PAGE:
- any reasons to deny expungement submitted by the district attorney.
Effect of expungement
“Expungement” is defined in § 2 of CREA as “the removal from access to the general public of a notation of an arrest, complaint, indictment, information, plea of guilty, conviction, acquittal, dismissal or discharge record, including a record posted on a publicly accessible court, corrections or law enforcement internet website.” Section 7 provides that
entry of an order to expunge, the proceedings shall be treated as if they never occurred, and officials and the person who received the order to expunge may reply to an inquiry that no record exists with respect to the person; provided that arrest or conviction records shall be disclosed by the person and officials in connection with any application for or query regarding qualification for employment or association with any financial institution regulated by the financial industry regulatory authority or the securities and exchange commission.
2. Expungement of non-conviction records
The only pre-2020 authority for sealing non-conviction records authorizes the State Department of Public Safety to seal records of certain misdemeanors or petty misdemeanors. See N.M. Stat. Ann. § 29-3-8.1(a). That authority is repealed by Section 8 of CREA.
Under § 4 of CREA, courts are authorized upon petition to expunge “records upon release without conviction,” which are defined to include acquittals, nolle prosequis or dismissals, a pre-prosecution referral to diversion, an order of conditional discharge, or any other discharge. (Note that it does not include a deferred imposition of sentence under N.M. Ann. § 31-20-3, discussed below, which constitutes a conviction under New Mexico law and must be addressed via § 5.) A one-year waiting period applies, and no charges can be pending. CREA authorizes sealing for the first time in several existing diversionary dispositions (see below). The only arrest records that may not be sealed are DUI citations and related police dispatch and breathalyzer records.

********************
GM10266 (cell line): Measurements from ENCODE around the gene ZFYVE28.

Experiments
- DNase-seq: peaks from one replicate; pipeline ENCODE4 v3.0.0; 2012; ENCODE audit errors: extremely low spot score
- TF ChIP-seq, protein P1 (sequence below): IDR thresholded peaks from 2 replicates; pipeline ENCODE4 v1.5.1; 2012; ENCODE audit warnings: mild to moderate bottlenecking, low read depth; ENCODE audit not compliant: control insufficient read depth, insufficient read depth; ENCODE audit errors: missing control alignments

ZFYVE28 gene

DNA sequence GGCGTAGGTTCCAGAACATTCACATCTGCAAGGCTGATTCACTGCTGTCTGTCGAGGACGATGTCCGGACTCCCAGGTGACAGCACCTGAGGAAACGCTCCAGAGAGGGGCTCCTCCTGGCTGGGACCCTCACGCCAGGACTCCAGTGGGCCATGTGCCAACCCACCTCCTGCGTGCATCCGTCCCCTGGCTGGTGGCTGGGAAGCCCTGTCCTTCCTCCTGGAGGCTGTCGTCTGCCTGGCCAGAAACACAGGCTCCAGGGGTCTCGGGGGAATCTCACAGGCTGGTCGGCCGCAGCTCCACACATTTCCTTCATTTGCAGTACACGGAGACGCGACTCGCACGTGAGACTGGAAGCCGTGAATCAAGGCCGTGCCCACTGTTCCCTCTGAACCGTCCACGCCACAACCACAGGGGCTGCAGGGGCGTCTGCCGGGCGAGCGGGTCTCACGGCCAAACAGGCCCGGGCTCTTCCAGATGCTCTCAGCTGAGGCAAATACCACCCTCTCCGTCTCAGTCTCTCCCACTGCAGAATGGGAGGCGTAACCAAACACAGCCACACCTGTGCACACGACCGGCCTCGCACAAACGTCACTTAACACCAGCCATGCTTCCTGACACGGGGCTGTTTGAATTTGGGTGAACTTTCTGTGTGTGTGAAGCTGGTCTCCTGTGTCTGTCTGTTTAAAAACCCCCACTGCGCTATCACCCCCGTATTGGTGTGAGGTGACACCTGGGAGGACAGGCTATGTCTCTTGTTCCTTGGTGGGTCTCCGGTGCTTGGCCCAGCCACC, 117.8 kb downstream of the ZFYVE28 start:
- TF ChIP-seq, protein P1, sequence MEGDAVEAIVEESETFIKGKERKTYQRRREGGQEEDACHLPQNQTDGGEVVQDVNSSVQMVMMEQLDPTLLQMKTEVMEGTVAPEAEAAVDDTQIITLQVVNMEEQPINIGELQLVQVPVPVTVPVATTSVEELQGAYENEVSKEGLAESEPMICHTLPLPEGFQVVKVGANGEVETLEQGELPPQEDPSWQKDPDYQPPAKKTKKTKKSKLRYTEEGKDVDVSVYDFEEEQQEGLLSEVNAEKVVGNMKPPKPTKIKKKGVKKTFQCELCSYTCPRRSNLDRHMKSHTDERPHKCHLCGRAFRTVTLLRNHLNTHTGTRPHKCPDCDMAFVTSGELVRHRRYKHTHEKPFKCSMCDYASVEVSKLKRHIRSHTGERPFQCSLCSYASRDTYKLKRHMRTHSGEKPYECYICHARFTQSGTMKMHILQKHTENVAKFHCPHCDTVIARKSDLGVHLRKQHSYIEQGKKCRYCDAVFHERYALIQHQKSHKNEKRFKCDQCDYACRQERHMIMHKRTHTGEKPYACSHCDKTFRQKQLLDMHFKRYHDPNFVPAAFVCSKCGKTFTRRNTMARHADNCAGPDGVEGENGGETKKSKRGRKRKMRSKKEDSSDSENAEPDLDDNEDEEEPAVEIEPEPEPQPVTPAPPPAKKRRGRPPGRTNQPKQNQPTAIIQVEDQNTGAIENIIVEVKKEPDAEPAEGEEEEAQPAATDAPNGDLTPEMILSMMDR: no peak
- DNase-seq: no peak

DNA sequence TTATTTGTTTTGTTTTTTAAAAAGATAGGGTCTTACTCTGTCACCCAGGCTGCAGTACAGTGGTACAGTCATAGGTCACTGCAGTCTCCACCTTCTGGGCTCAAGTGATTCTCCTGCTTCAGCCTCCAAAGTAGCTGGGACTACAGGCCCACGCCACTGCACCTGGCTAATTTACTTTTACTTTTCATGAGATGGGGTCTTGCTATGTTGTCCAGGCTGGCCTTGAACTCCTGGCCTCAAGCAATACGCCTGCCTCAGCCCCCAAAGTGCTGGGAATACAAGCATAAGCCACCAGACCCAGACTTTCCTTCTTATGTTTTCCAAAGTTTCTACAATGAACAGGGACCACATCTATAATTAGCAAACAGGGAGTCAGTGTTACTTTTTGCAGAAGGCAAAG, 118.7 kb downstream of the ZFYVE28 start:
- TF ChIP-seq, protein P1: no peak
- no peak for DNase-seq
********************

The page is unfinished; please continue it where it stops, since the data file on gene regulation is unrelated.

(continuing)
3. Deferred imposition of sentence
N.M. Stat. Ann. § 31-20-3 provides for deferred imposition of sentence after a guilty plea (resulting in conviction under New Mexico law), and restoration of all civil rights upon discharge. See United States v. Reese, 326 P.3d 454 (N.M. 2014)(completion of conditions and discharge restores all civil rights). In Reese, the New Mexico Supreme Court stated that “[u]nder New Mexico Law, a dismissal order following the completion of a deferred sentence is effectively a legislatively created judicial pardon.” Slip op. at 7. Effective January 1, 2020, courts will have authority after a waiting period to expunge records in cases resulting in a discharge under this authority, under the provisions of § 5 of the Criminal Record Expungement Act of 2019, discussed above. (Because this disposition is considered a conviction under New Mexico Law, the applicable waiting period is determined under § 5 rather than § 4, and other eligibility requirements and court findings also apply.)
4. Conditional discharge with judgment
Conditional Discharge without an adjudication of guilt is available, at the court’s discretion, after successful completion of probation in all cases except those involving a first degree felony so long as the person has no prior felony convictions.7 See N.M. Ann. § 31-20-3 (qualifying offenses); § 31-20-13 (conditional discharge authority). “A conditional discharge order may only be made available once with respect to any person.” § 31-20-13.
Effective January 1, 2020, courts will have authority to expunge records in cases resulting in a conditional discharge under § 31-20-13, upon petition after a one-year waiting period, as long as no charges are pending. See § 4 of the Criminal Record Expungement Act of 2019. discussed above.8.